Infant torticollis or wry neck, which is observed at birth or within the first few weeks following birth, is known as congenital torticollis. The ideologies are many, and it is critical initially to differentiate variety of pathological causes prior to applying chiropractic treatment.
Comprehensive case history and examination, including neurological an orthopedic evaluation is essential in determining whether the torticollis is primarily musculo-skeletal, and therefore biomechanical in nature. The diagnoses to eliminate include traumatic fractures of the cranium, cervical vertebrae, sternum or clavicles, tumors are neoplasms of the brainstem, spinal cord, vertebral column and related soft tissue structures, congenital anomalies of the cranium and cervical vertebrae, and infections of the brainstem, spinal cord, vertebral column and cervico-thoracic soft tissues.
Torticollis is characterized by unilateral hypertonicity or spasm of the sterno-cleido-mastoid (SCM) muscle, often associated with a palpable mass due to the fibrotic contracture or hematoma in the belly of the muscle.
The etiologies are diverse. The most common cause is in-utero constraint, a traumatic event during the descent of the baby through the birth canal, or the application of forceps or vacuum extraction during the delivery process. The frank breech presentation is associated with a high incidence of torticollis, up to 34% of infants born in this position being affected.
The case history and/or referral mechanism is frequently attributed to a baby that prefers nursing from one breast only, with extreme fussiness and agitation on the other side. But all other potential breast-feeding problems have been eliminated, chiropractic spinal examination may prove revealing to a diagnosis of torticollis.
Parents may often observed that the infant has a favorite head position when sleeping or lying in the car seat, and this is a valuable question to be asked in the case history for every child. Torticollis may not always be visually observed by the parents or caregivers, and a line of questioning to eliminate the possibility should be routine in any case history.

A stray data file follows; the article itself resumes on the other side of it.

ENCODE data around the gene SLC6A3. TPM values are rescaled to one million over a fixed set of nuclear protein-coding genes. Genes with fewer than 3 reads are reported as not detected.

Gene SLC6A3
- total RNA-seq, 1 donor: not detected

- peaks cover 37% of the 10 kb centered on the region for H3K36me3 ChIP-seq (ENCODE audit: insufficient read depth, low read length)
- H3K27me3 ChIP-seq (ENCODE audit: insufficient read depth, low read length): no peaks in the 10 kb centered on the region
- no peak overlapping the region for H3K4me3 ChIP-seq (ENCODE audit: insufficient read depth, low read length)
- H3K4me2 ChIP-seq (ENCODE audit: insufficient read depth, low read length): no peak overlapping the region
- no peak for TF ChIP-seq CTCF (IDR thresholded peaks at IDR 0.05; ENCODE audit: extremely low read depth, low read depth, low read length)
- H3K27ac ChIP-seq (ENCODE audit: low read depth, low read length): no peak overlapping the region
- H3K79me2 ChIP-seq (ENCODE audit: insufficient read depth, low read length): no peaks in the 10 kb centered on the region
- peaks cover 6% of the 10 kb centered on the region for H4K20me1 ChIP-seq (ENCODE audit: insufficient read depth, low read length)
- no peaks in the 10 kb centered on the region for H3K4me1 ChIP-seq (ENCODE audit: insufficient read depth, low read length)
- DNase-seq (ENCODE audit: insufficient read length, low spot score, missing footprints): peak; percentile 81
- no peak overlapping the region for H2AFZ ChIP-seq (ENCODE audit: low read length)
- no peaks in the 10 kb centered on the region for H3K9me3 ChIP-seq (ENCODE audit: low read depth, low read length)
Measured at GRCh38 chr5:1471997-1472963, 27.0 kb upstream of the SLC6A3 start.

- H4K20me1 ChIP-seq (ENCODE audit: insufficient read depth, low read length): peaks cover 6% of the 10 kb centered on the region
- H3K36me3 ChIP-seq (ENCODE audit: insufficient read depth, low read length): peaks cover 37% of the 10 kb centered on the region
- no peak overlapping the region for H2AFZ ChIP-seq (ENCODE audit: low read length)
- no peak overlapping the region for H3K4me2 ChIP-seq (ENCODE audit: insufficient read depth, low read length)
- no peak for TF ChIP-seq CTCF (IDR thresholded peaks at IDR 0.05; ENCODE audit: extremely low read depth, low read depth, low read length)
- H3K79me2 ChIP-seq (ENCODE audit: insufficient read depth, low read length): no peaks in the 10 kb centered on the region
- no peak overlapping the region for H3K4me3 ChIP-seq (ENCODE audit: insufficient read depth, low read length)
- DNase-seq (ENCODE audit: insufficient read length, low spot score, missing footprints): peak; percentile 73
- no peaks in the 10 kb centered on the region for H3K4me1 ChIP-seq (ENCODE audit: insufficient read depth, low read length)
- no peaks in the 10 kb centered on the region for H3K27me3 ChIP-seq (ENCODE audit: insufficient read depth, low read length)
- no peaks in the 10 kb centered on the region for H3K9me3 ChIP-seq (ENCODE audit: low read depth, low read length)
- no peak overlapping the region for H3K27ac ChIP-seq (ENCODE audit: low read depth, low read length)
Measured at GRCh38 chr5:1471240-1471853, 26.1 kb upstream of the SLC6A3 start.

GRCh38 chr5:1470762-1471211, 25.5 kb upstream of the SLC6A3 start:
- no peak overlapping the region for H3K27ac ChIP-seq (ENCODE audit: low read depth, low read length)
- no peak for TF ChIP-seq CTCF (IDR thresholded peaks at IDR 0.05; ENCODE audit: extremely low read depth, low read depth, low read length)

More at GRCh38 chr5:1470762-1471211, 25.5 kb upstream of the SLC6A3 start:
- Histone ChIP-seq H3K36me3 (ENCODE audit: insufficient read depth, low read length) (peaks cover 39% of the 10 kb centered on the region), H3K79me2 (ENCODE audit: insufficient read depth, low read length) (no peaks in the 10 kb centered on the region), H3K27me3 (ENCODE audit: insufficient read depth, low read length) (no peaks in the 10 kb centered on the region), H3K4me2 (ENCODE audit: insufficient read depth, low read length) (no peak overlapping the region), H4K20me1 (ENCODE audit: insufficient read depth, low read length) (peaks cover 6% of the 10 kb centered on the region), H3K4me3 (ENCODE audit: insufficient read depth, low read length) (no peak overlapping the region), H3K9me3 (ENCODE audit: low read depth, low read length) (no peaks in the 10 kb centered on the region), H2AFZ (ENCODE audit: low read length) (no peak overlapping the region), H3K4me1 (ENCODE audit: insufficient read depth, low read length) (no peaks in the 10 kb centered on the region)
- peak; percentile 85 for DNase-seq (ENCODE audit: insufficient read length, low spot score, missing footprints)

It is also a value to inquire of the parents whether or not the infant is sensitive to touch around the neck and suboccipital areas. Additionally, although the biomechanical patterns for congenital torticollis may exist at birth, there may be no visual indications until the infant attempting to raise and maintain its head somewhat upright, certainly not until 2 to 4 weeks of age, sometimes later. Therefore, in all likelihood, the astute chiropractor maybe the first healthcare provider to identify the torticollis in the early days and weeks.
The clinical picture is most often that of the infant’s head laterally flexed towards the involved side, with con-commitment rotation towards the opposite shoulder. There may or may not be a presentation of cranial and facial moulding, most commonly brachioplagiocephaly where there is flattening of the occiput, parietal, and temporal bones unilaterally, and sometimes associated mandibular asymmetry.
Using a measuring tape, measure from the external occipital protuberance around to the midline of the frontal bone at the top of the nose, comparing the two sides, left and right, in distance. Confirm accuracy of your measurements by measuring the entire circumference of the head, the total of which should be equal to the sum of your two measurements for left and right.
Upon passive range of motion testing, the infant maybe a rigid in the affected ranges of motion, or expressed discomfort and distress to even light palpation attempt to move the head and neck. Segmental motion palpation is useful in determining the primary affected spinal segments.
Scientific research illustrates cervical spine involvement to be present in as many as 50% of cases of congenital torticollis. The most commonly involved segments are C-O C-1 C-2, displaying a subluxation pattern of C1 anterior rotation on the opposite side of SCM contracture.
The upper thoracic segments are often biomechanically compromised as well, examination of compensatory subluxation complex. Gentle suboccipital traction and stretching of the SCM muscle is a value clinically, and also taught as a home technique to the parents. This is performed by cautiously laterally flexing the infants neck to the side away from the torticollis, then gradually easing into rotation of the head towards the side of torticollis. This position can be held for 5 to 10 seconds, slowly released, and repeated 3 to 5 times during each session. They should only be performed on the infant is calm and relaxed, not one hungry nor fussy. Repeat the process every 3-4 hours.
This short article is not exhaustive of the information known about congenital torticollis. A specific chiropractic evaluation, by a trained chiropractor, can be the first step in assessing and correcting the underlying cause of the infant’s torticollis.